III

Defendant asserts that the victim impact statute violates Article I, paragraph 12 of the New Jersey Constitution, which prohibits the infliction of cruel and unusual punishments, and the due process clause of the State Constitution. *fn1 In capital sentencing each juror must individually determine whether each mitigating factor exists, and then individually decide whether the aggravating factors outweigh the mitigating factors beyond a reasonable doubt. State v. Bey, ll2 N.J. l23, l6l (l988) (Bey II), cert. denied, ___ U.S. ___, ll5 S. Ct. ll3l, l20 L. Ed. 2d l093 (l995). The death penalty is imposed only if the jurors unanimously agree that the aggravating factors outweigh the mitigating factors. Ibid. One mitigating factor, N.J.S.A. 2C (section 5(h)), is defined as "any other factor which is relevant to the defendant's character or record or to the circumstances of the offense." Essentially, section 5(h) is a catch-all factor of defendant's mitigating evidence not encompassed in the other defined factors. The victim impact statute provides that if the defendant presents evidence of his character or record pursuant to section 5(h), the State may present evidence of the murder victim's character and background and of the impact of the murder on the victim's survivors. That statute then directs the trial court to inform the jury that if the jury finds that the State has proven at least one aggravating factor beyond a reasonable doubt and the jury finds evidence of a mitigating catch-all factor, then the jury may consider the victim impact evidence presented by the State in determining the appropriate weight to give the catch-all factor.

Defendant alleges that the admission of victim impact statements in a capital case is likely to confuse and impassion the jury, and thus creates an impermissible risk that the penalty decision will be made in an arbitrary and capricious manner rather than on the basis of the relevant evidence. For the same reasons, defendant contends that victim impact evidence is inadmissible under N.J.R.E. 403, which requires that evidence be excluded if its probative value is substantially outweighed by the risk of undue prejudice, confusion of the issues, or misleading the jury.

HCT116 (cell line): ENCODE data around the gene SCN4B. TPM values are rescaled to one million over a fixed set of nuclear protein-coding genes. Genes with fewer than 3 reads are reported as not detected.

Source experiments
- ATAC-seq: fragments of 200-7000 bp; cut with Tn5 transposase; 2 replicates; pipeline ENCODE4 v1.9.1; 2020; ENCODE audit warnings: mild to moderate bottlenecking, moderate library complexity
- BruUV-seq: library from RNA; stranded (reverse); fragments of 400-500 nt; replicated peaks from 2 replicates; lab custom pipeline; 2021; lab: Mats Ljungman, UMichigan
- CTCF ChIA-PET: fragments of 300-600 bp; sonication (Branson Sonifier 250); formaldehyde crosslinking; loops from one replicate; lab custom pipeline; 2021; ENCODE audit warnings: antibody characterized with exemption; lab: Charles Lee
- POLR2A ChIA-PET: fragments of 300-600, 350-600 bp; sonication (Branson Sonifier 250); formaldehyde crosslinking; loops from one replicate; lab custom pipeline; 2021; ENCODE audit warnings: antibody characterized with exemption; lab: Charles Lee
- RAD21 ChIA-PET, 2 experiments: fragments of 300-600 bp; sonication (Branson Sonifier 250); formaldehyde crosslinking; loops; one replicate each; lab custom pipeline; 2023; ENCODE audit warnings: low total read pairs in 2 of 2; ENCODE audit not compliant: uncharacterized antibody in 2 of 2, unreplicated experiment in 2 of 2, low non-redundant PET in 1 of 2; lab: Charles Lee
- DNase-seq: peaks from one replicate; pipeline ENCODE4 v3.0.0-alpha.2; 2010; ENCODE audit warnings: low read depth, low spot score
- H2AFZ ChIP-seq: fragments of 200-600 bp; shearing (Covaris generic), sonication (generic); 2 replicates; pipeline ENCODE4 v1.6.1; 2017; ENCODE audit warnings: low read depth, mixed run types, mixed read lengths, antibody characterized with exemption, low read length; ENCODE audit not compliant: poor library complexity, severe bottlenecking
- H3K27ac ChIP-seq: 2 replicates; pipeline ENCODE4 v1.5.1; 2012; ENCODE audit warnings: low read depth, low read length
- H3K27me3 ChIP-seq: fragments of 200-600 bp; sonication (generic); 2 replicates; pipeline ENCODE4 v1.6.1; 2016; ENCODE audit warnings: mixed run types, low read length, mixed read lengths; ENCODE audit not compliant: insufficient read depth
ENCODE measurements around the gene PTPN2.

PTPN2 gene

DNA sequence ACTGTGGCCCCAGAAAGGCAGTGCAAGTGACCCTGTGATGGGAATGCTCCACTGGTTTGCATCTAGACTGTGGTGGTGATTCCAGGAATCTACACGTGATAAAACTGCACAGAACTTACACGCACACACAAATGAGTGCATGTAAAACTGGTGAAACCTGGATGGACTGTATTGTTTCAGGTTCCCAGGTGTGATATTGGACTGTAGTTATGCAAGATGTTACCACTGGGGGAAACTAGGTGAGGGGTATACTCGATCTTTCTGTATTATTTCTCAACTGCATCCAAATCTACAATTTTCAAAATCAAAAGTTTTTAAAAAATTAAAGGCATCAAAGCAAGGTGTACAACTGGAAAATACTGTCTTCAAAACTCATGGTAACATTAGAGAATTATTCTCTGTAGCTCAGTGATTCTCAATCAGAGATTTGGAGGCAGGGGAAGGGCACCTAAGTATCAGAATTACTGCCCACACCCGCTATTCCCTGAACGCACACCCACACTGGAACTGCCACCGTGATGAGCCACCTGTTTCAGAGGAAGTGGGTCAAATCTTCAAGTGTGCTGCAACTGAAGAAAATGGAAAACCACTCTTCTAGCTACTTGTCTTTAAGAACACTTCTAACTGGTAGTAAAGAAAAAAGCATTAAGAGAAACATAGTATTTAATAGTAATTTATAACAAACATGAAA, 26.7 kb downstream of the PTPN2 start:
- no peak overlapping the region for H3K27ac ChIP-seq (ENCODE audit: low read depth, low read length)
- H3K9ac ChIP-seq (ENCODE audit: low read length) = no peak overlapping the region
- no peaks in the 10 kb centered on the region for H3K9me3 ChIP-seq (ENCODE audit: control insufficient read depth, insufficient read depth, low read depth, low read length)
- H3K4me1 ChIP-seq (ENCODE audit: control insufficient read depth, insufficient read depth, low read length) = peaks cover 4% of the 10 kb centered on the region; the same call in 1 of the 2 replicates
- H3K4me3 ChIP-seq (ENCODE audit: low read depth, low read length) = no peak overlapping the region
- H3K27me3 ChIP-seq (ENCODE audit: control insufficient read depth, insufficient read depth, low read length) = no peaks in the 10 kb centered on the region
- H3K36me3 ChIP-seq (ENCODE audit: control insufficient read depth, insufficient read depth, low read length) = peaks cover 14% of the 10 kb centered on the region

The State contends that victim impact evidence is relevant to the sentencing decision because it illustrates each victim's uniqueness as a human being and the nature of the harm caused by the defendant's criminal conduct. In addition, the State maintains that deference should be given to the Legislature's judgment that victim impact evidence plays a proper role in capital sentencing. The State urges this Court to follow the United States Supreme Court's holding in Payne and similarly recognize that the State has a legitimate interest in presenting the sentencing authority with victim impact evidence. Further, the State argues that such a result is mandated by the Victim's Rights Amendment.

IV

The victim impact statute does not violate the United States Constitution. On July 27, 1991, the United States Supreme Court held that the Eighth Amendment of the Federal Constitution, which prohibits the imposition of cruel and unusual punishments, does not bar the admission of victim impact evidence during the penalty phase of a capital trial. Payne, (supra) , 501 U.S. at 811, 111 S. Ct. at ___, 115 L. Ed. 2d at 726. The Supreme Court overruled the prior holdings of Booth v. Maryland, 482 U.S. 496, 107 S. Ct. 2529, 96 L. Ed. 2d 440 (1987), in which the Court held that the Eighth Amendment prohibits a capital sentencing jury from receiving victim impact evidence relating to the personal characteristics of the murder victim and the emotional impact of the death on the victim's family, and South Carolina v. Gathers, 490 U.S. 805, 109 S. Ct. 2207, 104 L. Ed. 2d 876 (1989), in which the Supreme Court extended the rule adopted in Booth to statements made by the prosecutor about the personal qualities of the victim.